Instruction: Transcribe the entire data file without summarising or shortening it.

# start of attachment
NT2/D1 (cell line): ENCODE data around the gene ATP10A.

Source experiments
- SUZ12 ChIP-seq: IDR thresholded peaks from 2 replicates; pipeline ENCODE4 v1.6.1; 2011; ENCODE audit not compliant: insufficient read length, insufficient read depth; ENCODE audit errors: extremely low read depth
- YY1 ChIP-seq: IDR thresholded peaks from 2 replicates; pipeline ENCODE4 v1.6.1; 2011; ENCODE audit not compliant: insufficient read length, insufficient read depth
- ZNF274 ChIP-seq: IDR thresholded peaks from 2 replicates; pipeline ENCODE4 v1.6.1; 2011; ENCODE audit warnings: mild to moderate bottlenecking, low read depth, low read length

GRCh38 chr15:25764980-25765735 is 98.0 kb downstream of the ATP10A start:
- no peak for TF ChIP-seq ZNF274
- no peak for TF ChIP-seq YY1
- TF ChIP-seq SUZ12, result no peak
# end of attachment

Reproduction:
NT2/D1 (cell line): ENCODE data around the gene ATP10A.

Source experiments
- SUZ12 ChIP-seq: IDR thresholded peaks from 2 replicates; pipeline ENCODE4 v1.6.1; 2011; ENCODE audit not compliant: insufficient read length, insufficient read depth; ENCODE audit errors: extremely low read depth
- YY1 ChIP-seq: IDR thresholded peaks from 2 replicates; pipeline ENCODE4 v1.6.1; 2011; ENCODE audit not compliant: insufficient read length, insufficient read depth
- ZNF274 ChIP-seq: IDR thresholded peaks from 2 replicates; pipeline ENCODE4 v1.6.1; 2011; ENCODE audit warnings: mild to moderate bottlenecking, low read depth, low read length

GRCh38 chr15:25764980-25765735 is 98.0 kb downstream of the ATP10A start:
- no peak for TF ChIP-seq ZNF274
- no peak for TF ChIP-seq YY1
- TF ChIP-seq SUZ12, result no peak